How will Brexit affect my data security?
Just as the big unfolding news story of the past 12 months has been Brexit, the biggest data security development has been GDPR. But what’s the landscape going to look like after Brexit?
Of course the exact shape of post-Brexit data security will depend on the kind of Brexit that is (or isn’t) agreed on. Whatever the conditions of the final deal, there is already a layer of protection in place- this is called the Data Protection Act 2018. Enforced by the ICO, this was brought into law in parallel with GDPR and is essentially a UK-only GDPR: whatever happens to the UK/EU relationship, this will stand in UK law and means most areas of data security will remain unchanged. There are some scenarios, however, where the transition would be less smooth.
The first and most drastic scenario would be a no-deal Brexit. While this is seen as unlikely by the UK government, the possibility still haunts the headlines and keeps political and business leaders up at night. The data protection equivalent of a ‘no deal’ would be an ‘inadequacy’ ruling by the EU against the UK- this would mean that the UK is judged to be an unsafe place to send personal data. An ‘undecided’ ruling would also leave the UK judged as ‘inadequate’ in the eyes of EU data security policy. This would mean, under GDPR, European firms sending data through the UK businesses or organisations could be fined- and would have a significant negative impact on the British economy. The same situation could theoretically be reversed: if the UK government judges the EU to be an unsafe (or not confirmed safe) it could potentially restrict the transfer of data to the EU. However the government has already confirmed it’s likely to approve this and the adequacy decision, barring any dramatic changes in the situation, is likely to be formality only, at least in Whitehall. Brussels has so far been less clear on their position but it’s likely that only a very messy final Brexit deal will lead to dramatic changes in data security rules- at least for a few years.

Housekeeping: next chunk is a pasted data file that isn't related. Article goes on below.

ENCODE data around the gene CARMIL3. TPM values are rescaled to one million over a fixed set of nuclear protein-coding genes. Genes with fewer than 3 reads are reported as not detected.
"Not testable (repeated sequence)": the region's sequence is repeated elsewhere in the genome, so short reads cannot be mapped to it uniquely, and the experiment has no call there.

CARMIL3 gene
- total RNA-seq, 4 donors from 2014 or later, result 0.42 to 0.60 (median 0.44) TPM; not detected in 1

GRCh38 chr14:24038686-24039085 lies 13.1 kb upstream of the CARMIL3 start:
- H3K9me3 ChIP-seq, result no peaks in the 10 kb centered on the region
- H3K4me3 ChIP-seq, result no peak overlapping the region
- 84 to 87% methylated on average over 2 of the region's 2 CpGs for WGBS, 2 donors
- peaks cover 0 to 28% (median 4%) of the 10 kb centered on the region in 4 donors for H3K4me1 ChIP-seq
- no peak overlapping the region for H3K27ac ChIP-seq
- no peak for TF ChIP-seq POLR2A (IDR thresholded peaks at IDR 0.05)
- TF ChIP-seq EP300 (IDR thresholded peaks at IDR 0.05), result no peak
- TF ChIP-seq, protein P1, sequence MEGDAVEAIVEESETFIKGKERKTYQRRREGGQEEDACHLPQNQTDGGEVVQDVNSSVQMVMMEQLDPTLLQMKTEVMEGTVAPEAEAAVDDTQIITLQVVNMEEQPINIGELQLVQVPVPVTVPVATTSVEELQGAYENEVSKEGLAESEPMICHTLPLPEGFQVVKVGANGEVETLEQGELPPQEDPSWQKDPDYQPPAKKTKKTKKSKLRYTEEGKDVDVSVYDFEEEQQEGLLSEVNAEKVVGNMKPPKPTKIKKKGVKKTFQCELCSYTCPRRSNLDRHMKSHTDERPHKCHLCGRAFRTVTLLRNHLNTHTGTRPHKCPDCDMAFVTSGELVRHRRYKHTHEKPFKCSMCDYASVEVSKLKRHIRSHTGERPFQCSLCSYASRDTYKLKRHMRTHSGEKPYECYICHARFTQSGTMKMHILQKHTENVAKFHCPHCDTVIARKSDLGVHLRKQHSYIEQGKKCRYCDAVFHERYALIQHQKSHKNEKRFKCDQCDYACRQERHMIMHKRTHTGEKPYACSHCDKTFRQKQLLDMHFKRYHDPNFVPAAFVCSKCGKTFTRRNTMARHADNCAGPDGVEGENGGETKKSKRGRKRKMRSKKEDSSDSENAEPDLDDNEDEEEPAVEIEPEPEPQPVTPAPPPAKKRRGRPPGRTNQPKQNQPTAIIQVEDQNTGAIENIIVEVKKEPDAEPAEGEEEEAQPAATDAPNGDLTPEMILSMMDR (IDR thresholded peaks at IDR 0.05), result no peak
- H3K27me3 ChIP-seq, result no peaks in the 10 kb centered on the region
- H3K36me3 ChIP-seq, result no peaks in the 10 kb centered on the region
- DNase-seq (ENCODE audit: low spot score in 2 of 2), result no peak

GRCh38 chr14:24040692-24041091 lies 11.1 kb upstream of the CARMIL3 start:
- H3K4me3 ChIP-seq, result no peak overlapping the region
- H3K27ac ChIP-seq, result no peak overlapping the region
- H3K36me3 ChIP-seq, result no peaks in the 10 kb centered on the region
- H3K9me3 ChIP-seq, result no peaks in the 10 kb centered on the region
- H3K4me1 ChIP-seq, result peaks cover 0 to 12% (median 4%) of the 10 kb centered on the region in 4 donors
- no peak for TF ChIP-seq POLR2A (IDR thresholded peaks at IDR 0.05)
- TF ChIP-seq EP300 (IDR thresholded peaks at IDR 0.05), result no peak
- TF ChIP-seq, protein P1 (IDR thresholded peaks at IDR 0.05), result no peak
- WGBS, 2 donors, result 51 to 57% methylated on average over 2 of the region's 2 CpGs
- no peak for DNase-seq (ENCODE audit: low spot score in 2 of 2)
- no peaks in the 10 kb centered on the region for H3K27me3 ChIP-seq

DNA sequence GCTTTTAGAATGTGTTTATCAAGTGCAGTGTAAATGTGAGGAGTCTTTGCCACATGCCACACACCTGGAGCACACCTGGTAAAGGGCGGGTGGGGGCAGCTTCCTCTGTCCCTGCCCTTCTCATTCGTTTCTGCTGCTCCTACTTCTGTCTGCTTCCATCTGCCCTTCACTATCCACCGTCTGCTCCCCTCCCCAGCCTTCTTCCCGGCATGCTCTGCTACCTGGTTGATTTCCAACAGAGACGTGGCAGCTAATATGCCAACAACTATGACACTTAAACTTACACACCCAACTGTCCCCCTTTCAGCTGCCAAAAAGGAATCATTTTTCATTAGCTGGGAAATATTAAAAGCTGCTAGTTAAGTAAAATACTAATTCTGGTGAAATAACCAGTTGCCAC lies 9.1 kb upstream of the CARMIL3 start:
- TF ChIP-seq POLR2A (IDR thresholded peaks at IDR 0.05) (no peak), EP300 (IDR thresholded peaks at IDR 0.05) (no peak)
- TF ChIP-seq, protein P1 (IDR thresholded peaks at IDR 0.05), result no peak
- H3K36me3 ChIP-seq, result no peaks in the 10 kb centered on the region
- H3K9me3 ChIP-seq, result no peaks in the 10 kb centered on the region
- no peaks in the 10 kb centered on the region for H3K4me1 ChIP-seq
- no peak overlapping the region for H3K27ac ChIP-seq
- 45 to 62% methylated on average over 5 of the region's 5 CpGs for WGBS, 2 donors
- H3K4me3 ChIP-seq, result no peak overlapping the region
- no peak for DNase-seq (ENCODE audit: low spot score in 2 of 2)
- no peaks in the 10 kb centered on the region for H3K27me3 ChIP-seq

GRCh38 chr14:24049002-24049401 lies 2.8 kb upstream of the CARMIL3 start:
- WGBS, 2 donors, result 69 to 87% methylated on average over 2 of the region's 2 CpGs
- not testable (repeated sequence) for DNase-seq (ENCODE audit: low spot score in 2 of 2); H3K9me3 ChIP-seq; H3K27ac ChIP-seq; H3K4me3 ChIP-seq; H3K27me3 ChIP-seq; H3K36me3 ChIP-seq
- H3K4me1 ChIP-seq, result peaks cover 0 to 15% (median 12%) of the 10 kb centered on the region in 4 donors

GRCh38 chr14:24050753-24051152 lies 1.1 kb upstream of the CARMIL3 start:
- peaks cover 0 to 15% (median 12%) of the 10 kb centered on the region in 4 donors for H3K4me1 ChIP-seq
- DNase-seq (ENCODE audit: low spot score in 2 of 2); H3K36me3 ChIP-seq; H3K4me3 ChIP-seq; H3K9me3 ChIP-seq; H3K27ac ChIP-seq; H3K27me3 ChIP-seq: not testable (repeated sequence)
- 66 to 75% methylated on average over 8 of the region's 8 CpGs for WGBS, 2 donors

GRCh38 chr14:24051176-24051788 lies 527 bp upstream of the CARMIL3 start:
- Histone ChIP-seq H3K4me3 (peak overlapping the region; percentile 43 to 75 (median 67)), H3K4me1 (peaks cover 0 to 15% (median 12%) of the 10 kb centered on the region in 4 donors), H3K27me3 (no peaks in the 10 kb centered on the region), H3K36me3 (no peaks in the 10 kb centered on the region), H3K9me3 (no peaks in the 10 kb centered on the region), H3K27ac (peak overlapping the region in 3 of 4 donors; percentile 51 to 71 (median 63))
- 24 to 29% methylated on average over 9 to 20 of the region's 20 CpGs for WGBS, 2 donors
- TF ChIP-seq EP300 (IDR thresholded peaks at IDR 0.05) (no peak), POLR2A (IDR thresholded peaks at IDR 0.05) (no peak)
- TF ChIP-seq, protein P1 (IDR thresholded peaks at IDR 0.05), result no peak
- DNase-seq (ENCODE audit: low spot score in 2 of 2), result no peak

So what does this mean for me?
For the immediate future, most UK businesses can breathe a little easier- though it would pay not to forget about Brexit entirely. Once the UK formally leaves the EU, there could be the possibility of a future policy change on either side of the channel. The current priority for UK businesses should be to keep abreast of GDPR and follow the terms of the final Brexit negotiations: while as always keeping on top of their own data security.